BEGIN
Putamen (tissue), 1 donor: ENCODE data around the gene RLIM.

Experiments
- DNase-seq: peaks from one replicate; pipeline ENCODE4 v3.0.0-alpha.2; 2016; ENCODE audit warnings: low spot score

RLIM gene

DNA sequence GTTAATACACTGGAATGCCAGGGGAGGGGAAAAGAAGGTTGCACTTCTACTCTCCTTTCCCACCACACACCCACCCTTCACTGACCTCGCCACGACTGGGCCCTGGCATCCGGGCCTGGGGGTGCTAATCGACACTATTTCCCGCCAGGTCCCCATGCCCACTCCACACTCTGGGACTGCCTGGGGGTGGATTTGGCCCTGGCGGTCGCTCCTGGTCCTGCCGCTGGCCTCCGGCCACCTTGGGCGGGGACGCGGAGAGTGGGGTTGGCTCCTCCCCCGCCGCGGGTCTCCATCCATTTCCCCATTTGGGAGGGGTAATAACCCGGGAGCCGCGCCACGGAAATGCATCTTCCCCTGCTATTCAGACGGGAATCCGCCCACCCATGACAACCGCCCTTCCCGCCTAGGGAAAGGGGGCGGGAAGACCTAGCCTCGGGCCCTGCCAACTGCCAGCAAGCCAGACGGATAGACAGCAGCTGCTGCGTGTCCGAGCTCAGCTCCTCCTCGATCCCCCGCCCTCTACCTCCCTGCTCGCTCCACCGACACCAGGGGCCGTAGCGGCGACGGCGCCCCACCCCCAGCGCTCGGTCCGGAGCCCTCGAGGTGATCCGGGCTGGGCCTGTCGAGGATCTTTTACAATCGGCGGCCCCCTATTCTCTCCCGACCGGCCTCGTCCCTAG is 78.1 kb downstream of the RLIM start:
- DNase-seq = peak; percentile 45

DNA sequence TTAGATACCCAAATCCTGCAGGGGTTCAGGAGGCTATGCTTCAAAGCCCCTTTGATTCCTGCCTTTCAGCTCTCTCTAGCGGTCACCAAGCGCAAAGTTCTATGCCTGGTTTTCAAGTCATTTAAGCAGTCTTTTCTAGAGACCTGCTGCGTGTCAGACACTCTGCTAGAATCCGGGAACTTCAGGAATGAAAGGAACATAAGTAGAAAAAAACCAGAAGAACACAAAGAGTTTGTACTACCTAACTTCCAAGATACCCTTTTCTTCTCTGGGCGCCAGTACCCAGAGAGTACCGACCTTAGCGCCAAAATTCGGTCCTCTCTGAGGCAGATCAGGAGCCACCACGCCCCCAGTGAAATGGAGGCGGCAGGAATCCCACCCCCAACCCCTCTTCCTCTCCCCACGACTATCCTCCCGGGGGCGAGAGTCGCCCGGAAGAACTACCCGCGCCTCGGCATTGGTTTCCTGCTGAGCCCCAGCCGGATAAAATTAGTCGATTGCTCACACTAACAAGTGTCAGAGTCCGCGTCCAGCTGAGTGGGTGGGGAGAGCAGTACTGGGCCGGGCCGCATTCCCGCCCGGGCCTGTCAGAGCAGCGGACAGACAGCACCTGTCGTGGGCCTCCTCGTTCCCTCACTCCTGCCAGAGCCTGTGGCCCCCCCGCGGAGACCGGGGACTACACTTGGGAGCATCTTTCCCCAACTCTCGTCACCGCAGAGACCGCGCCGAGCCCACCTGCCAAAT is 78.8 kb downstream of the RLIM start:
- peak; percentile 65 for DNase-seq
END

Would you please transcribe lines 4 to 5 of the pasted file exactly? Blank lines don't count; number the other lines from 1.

RLIM gene

DNA sequence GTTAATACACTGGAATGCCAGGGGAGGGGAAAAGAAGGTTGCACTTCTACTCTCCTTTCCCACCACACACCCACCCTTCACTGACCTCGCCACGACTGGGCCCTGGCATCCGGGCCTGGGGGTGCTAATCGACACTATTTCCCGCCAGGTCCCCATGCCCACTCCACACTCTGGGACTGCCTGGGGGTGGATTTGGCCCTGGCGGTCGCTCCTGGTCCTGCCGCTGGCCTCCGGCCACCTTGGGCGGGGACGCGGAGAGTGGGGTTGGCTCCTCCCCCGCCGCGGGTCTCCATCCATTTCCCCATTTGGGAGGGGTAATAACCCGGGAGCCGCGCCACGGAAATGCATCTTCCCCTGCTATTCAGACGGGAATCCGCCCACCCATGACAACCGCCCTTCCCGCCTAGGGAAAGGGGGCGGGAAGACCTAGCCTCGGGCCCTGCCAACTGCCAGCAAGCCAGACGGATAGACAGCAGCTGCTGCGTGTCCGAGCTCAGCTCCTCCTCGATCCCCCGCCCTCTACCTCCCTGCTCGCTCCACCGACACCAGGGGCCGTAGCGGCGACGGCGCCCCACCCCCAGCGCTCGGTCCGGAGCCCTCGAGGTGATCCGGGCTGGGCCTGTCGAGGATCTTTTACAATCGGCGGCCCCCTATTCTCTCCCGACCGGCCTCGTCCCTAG is 78.1 kb downstream of the RLIM start: